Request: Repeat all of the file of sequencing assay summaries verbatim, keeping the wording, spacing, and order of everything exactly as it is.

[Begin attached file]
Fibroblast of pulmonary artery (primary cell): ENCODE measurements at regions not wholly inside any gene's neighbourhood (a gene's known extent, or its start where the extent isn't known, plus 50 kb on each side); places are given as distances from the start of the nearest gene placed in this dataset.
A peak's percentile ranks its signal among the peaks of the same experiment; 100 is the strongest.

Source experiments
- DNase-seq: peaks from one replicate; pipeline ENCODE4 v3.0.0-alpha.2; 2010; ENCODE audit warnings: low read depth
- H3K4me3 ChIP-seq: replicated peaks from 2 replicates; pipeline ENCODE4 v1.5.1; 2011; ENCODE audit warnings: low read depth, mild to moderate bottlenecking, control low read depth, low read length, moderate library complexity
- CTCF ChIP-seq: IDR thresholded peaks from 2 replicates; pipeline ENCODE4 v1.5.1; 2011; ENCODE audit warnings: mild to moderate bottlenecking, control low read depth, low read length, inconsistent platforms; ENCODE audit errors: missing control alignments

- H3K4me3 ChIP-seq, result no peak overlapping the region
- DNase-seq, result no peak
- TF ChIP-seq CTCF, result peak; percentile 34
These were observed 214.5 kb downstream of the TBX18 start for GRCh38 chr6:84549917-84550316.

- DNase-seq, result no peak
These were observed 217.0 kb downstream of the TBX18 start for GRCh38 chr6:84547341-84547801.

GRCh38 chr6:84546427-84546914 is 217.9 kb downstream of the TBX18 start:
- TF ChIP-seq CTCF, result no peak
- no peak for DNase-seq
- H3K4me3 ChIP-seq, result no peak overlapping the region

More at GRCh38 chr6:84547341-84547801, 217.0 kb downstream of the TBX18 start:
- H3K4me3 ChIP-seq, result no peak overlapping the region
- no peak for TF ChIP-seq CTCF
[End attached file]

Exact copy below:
Fibroblast of pulmonary artery (primary cell): ENCODE measurements at regions not wholly inside any gene's neighbourhood (a gene's known extent, or its start where the extent isn't known, plus 50 kb on each side); places are given as distances from the start of the nearest gene placed in this dataset.
A peak's percentile ranks its signal among the peaks of the same experiment; 100 is the strongest.

Source experiments
- DNase-seq: peaks from one replicate; pipeline ENCODE4 v3.0.0-alpha.2; 2010; ENCODE audit warnings: low read depth
- H3K4me3 ChIP-seq: replicated peaks from 2 replicates; pipeline ENCODE4 v1.5.1; 2011; ENCODE audit warnings: low read depth, mild to moderate bottlenecking, control low read depth, low read length, moderate library complexity
- CTCF ChIP-seq: IDR thresholded peaks from 2 replicates; pipeline ENCODE4 v1.5.1; 2011; ENCODE audit warnings: mild to moderate bottlenecking, control low read depth, low read length, inconsistent platforms; ENCODE audit errors: missing control alignments

- H3K4me3 ChIP-seq, result no peak overlapping the region
- DNase-seq, result no peak
- TF ChIP-seq CTCF, result peak; percentile 34
These were observed 214.5 kb downstream of the TBX18 start for GRCh38 chr6:84549917-84550316.

- DNase-seq, result no peak
These were observed 217.0 kb downstream of the TBX18 start for GRCh38 chr6:84547341-84547801.

GRCh38 chr6:84546427-84546914 is 217.9 kb downstream of the TBX18 start:
- TF ChIP-seq CTCF, result no peak
- no peak for DNase-seq
- H3K4me3 ChIP-seq, result no peak overlapping the region

More at GRCh38 chr6:84547341-84547801, 217.0 kb downstream of the TBX18 start:
- H3K4me3 ChIP-seq, result no peak overlapping the region
- no peak for TF ChIP-seq CTCF